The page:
Thank you! We’ve been great. Excited about our recent EP release. We just played a great EP release show at the Knitting Factory in Brooklyn this past Saturday. Lots of shows coming up also, so all is good.
Can you talk to us more about your first single “Same Place”?
“Same Place” is about how people get more fake and robotic as they get older. The song is narrated like a dystopian dream but is meant to reflect the reality we live in. The composition is a slow groove with trippy instrumentals, which contributes to that dreamy feel.
Did any event in particular inspired you to write this song?
No event in particular. It is more of a reflection of a time period we are going through in our lives. You go through phases in life where friendships can be so pure and real, and all of a sudden some people start changing around you for all sorts of reasons. It can be a little surreal but is also good to know who your real friends are.
How was the filming process and experience behind the video for “Same Place”?
The video is a documentary style music video of our first tour in Morocco last year. The experience was incredible. We were in a brand new place and connecting with new fans. We were so welcome there that we were invited back this year. Morocco is beautiful and so culturally rich. It was also great that the video was shot by our great friend and director Patrick Caracas who went with us.
The single comes off your new album Mr. Industry – what’s the story behind the title?
Mr. Industry is a personification of the music industry in its current state. The character behind Mr. Industry can be a manager, booker, or any kind of executive that doesn’t care about art or music, and only cares about numbers. Mr. Industry always wants bands to sound like other bands so they can be more easily packaged and grouped together with other acts. He’s exactly what we stand against.
How was the recording and writing process?
We recorded drums and vocals at the band Gojira’s studio with Jamie Uertz (Blind Melon) and Johann Meyer (Gojira/Roadrunner Records) in Brooklyn. It was great working with those dudes. We did bass and guitars in Kiko and Dan’s living room through a Kemper profiler and with the engineer that ended up mixing the album, Fadel Dabien.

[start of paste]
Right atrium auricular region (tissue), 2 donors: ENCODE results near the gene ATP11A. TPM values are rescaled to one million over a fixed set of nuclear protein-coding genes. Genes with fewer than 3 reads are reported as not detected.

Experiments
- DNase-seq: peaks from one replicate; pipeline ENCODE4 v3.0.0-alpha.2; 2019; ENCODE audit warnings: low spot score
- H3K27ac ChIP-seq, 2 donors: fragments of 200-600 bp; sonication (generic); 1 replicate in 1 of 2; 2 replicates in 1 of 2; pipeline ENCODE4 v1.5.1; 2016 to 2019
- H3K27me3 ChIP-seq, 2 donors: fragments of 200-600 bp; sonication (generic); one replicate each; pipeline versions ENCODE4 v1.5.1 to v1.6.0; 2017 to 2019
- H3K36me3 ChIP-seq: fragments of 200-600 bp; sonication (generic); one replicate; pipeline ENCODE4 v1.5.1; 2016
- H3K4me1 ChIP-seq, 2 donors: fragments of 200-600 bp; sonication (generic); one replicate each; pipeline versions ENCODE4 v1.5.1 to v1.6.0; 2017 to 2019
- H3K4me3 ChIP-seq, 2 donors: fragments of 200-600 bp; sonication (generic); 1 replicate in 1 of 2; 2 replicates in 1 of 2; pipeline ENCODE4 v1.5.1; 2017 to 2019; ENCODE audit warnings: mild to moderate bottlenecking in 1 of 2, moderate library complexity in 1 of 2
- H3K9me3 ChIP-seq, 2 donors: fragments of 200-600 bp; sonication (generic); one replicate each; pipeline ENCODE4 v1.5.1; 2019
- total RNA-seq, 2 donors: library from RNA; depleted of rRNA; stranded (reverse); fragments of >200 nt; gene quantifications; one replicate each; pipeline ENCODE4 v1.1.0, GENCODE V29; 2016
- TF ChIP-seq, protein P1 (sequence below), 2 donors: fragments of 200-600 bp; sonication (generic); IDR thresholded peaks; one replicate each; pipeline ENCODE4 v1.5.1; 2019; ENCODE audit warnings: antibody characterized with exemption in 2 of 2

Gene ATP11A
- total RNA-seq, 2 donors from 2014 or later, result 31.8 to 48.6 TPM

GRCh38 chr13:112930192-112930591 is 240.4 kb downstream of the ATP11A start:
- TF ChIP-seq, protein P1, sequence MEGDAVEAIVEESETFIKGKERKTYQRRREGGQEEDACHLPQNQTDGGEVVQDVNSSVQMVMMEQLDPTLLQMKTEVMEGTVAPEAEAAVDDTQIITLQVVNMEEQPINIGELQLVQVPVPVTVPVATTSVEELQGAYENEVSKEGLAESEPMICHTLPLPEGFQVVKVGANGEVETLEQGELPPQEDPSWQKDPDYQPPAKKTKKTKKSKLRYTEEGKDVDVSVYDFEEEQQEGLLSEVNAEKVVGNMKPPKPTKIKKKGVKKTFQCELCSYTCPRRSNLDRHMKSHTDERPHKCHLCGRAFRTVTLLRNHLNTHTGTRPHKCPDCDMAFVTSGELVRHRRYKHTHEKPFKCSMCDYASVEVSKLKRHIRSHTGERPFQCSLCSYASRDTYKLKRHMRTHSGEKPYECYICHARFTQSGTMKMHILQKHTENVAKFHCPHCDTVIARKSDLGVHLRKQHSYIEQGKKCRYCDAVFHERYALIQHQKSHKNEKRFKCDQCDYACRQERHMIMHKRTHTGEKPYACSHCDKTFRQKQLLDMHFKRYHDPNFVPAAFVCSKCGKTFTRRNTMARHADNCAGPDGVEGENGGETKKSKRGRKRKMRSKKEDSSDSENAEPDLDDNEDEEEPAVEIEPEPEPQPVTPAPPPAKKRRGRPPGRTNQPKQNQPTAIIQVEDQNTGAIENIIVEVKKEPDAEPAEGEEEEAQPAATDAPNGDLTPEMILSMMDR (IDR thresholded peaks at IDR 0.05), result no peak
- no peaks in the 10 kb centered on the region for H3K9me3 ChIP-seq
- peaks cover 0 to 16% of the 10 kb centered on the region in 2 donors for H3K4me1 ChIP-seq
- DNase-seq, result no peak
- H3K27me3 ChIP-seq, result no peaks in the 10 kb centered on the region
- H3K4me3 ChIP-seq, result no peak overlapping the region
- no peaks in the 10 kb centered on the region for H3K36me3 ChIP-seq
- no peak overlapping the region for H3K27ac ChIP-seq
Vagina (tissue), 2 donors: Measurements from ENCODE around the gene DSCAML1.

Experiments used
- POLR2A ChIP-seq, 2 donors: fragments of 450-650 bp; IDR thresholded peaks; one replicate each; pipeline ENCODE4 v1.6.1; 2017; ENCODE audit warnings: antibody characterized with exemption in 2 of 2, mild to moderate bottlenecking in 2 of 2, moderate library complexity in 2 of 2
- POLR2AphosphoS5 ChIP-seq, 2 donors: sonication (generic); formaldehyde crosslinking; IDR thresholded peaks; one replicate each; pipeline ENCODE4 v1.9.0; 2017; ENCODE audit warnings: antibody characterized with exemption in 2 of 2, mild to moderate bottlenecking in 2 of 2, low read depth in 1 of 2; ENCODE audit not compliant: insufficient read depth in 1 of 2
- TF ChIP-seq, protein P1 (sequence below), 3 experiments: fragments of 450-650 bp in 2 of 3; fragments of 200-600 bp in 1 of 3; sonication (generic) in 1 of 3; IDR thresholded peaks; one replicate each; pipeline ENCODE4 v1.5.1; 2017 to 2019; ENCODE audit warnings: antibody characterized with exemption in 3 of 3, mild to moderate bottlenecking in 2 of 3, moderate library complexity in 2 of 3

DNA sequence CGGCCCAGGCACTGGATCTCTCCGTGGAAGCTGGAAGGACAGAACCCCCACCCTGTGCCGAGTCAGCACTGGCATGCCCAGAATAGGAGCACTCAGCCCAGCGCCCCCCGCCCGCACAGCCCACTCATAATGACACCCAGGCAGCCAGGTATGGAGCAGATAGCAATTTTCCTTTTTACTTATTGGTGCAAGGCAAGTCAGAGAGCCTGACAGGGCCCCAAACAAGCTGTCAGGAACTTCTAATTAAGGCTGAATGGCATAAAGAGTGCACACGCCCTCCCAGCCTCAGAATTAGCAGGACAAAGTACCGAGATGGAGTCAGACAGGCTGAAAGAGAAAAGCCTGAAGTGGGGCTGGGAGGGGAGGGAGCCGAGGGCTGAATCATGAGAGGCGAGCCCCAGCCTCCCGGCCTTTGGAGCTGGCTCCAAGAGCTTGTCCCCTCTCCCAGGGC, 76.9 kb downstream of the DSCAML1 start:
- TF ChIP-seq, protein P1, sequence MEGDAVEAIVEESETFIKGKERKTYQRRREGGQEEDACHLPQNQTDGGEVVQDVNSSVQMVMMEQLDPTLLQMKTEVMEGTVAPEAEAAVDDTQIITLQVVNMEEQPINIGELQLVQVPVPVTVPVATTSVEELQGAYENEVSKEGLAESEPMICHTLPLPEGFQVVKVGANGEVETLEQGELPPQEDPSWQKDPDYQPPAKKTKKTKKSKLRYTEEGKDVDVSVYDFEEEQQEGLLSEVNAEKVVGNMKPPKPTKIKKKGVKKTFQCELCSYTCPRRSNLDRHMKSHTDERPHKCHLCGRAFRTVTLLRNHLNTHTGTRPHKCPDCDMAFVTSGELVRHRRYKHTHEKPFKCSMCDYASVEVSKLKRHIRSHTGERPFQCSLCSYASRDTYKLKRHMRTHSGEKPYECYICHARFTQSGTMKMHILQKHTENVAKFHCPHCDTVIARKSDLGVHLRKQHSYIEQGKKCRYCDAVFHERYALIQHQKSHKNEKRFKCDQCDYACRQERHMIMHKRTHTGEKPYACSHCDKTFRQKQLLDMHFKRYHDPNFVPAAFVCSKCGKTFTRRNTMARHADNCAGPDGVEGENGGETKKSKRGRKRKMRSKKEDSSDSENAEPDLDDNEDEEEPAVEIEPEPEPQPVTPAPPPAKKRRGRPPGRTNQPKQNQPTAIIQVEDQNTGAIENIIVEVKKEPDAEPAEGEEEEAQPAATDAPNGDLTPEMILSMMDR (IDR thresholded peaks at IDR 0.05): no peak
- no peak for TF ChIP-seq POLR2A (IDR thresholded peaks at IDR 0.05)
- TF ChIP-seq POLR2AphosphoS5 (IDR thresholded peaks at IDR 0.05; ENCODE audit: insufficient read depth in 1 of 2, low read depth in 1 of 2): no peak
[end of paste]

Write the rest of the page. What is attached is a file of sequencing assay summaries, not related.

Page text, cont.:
Writing happened over a long period of time. We worked out of our rehearsal space in Bushwick, and wrote around 20 songs. We tested all the songs out live and based on the reaction we were getting and how good we continued to feel about each song, we selected the five songs that ended up making the EP.
How has your blend of different cultural backgrounds shaped your music?
I think there’s always going to be influence from where you come in your art. Inspiration can come in many different ways. Kiko and I (Dan) grew up in Brazil, so rhythmically I’m sure there’s influence from being around Carnaval every year, and samba all the time. Brazilian rhythm is very powerful and groovy.
What aspect of the industry did you get to explore on this record?
We got to work with some incredible people, and that was a growing experience for all of us.
You just returned from Morocco, and have a string of eastern U.S. tour dates about to kick off – what’s the best part of being on the road? How would you describe an Added Color show to a new fan?
The show is energetic and great to rock out/dance to. We’ve been told by many fans that our show provides a situation where they can just express themselves and feel free, and that is exactly what we try to create.
The best part of being on the road is the constant adventure and mystery. You really never know what to expect.
What else is happening next in Added Color’s world?
After our summer tour, there’s a chance we’ll be touring in Brazil. Really hope that works out. We’re constantly writing so when the time feels right, we’ll start demoing our next EP.